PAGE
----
On July 11, 2021 tens of thousands of Cubans across the island in over 50 cities and towns took part in large non-violent demonstrations chanting “freedom”, “yes, we can”, “we are not afraid. Protests, despite the harsh government response, would continue until July 13th.

President Miguel Díaz-Canel appeared on national Cuban television on July 11, 2021 declaring: “They [protesters] would have to pass over our dead bodies if they want to confront the revolution, and we are willing to resort to anything.” (Source: ) … “We are calling on all the revolutionaries of the country, all the communists, to take to the streets and go to the places where these provocations are going to take place today from now on, and in all these days and face it decisively, firmly, with courage.” (Source: ) The Cuban president concluded his address stating “the order of combat is given, revolutionaries take to the streets.” (Source: ). This combat order was an incitement to violence by government security forces against civilians. (Source: Freedom House, RSF).

Protesters and journalists reported beatings of protesters and multiple cases of arbitrary detentions. (Source: Human Rights Watch ) Amnesty International received reports on July 12, 2021 of “internet outages, arbitrary detentions, excessive use of force, including police firing on protesters, and allegations that there are a long list of missing people. ” (Source: Amnesty International).

On July 12, 2021 Rosa María Payá reported that a source in Santiago de Cuba said “Five dead… more than 20 people arrived at the provincial hospital with severe injuries… an old man who had his brains knocked out with a stick.” (Source: CubaDecide).

Videos emerged of National Revolutionary Police firing on protesters, riot police dressed in black firing on protesters, and Cuban civilians with gunshot wounds, including one fatally shot. Other videos showed security forces violently assaulting nonviolent protesters, and bussing in and arming supporters to attack protesters. ( Source: Center for a Free Cuba )

The Cuban government officially recognized one Cuban killed on July 12th during the protests, Diubis Laurencio Tejeda, (age 36). He was shot in the back by regime officials on day two of nationwide protests in Cuba in a suburb of Havana. (Source: European Parliament, Proyecto Inventario, CubaDecide). NGOs placed the number at five, but the total number remains unknown. Received anecdotal reports that family members of others killed have been threatened to remain silent.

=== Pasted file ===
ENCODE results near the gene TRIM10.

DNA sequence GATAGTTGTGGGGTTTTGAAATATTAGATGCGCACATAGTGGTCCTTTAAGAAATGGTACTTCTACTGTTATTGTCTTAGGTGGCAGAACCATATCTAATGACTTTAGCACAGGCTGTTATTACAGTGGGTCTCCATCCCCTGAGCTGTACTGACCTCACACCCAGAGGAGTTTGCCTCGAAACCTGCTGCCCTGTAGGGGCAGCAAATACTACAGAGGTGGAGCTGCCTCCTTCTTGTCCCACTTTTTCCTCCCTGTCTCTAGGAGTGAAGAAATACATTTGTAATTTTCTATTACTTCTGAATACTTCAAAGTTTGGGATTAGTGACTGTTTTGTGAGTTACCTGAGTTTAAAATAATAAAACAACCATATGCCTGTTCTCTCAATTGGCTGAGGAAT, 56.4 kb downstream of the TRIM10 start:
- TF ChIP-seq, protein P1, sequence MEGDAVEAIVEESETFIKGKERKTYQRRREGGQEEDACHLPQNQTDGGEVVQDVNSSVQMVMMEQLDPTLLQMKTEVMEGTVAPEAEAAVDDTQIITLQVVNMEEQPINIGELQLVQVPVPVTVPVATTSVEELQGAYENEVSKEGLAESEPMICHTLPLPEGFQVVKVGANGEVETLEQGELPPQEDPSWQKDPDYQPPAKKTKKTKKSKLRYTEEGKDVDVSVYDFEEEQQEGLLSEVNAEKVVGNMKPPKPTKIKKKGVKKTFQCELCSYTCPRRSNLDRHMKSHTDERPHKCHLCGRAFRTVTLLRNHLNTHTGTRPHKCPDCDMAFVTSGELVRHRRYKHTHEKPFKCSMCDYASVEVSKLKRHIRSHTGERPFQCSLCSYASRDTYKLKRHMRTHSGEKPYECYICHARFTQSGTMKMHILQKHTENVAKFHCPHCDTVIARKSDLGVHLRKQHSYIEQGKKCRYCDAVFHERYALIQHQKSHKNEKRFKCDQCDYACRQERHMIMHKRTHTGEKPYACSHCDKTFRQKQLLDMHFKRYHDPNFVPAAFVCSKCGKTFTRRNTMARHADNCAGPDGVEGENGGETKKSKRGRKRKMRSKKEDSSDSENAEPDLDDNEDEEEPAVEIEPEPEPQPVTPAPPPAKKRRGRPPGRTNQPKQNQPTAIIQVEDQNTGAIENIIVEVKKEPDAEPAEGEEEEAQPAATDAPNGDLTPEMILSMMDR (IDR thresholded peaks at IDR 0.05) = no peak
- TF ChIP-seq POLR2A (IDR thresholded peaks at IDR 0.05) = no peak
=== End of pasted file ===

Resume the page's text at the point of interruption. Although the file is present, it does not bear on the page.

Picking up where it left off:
Hundreds of Cubans were (and are) being subjected to summary trials in express courts without defense attorneys. (Sources: ISHR, Havana Times)

These threats also extend to non-family members.

Cuban human rights defenders attempting to document the situation on the island face threats not only against themselves, but against their families. On August 23, 2021 it was also demonstrated that living in the diaspora does not protect you from these threats. State Security visited the mother of exiled human rights defender and Cubalex executive director Laritza Diversent and told her “that she could end paying for her daughter’s work.” Apparently inspired by the May 23, 2021 “intercept” by Belarusian authorities of independent journalist Roman Protasevich, and his girlfriend Sofia Sapega who were on board a plane forced down by a MiG 29, the state security agents said that they would “intercept Laritza Diversent in the United States or another country” to “take her to Cuba” and try her. (Source: Center for a Free Cuba, Cubalex )

Decree-Law 35 issued by the dictatorship entered into force on August 18, 2021. The new law penalizes “ethical and social” harm done “or incidents of aggression”, “or defamations that harm “the prestige of the country” on social media, reported 14ymedio. The text entering into force was approved on April 13, 2021. This law expands restrictions on publishing online. (Source: PEN, Freedom House, HRW)

Havana does not release information on arrests, prison population size, and officials lie about it when asked, but other sources provide partial estimates along with concrete data. 14ymedio, the press outfit founded by Yoani Sanchez, estimates more than 5,000 detained. Cubalex, a human rights NGO, identified 1,079 detained or missing Cubans, related to the protests that began on July 11th, in their database as of September 22, 2021.

Mario Díaz-Canel Bermúdez is not only responsible because he is the head of state, but he has also been directly engaging violent supporters and his security forces to attack nonviolent demonstrators and he has been directly coordinating repression in Cuba. He is responsible for massive human rights violations, persecutions, and corruption in Cuba.

This is a partial summary, but it should be sufficient to apply Global Magnitsky sanctions to Cuban president Miguel Mario Díaz-Canel Bermúdez.

Perpetrator Information

Full Legal Name of Perpetrator:
Miguel Mario Díaz-Canel Bermúdez
Country: Cuba
Title or Position: Presidente de la República de Cuba
Date of Birth:April 20, 1960
Other Known Personal Identifiers:
Miguel Díaz Canel
President of the Republic of Cuba
Hidalgo, Esquina 6. Plaza de la Revolución
La Habana, CP 10400, Cuba
Facebook: @PresidenciadeCuba

Petition signers:

John Suarez

Executive Director

Center for a Free Cuba

Phone: 612-367-6845


Address: 417 West Broad St., Suite 204 Falls Church, VA 22046

Carlos Ponce

Senior Fellow & Director of Latin American Programs 
Victims of Communism Memorial Foundation

Phone: (202) 629-9500


Address: 300 New Jersey Avenue NW, Suite 900 Washington, D.C. 20001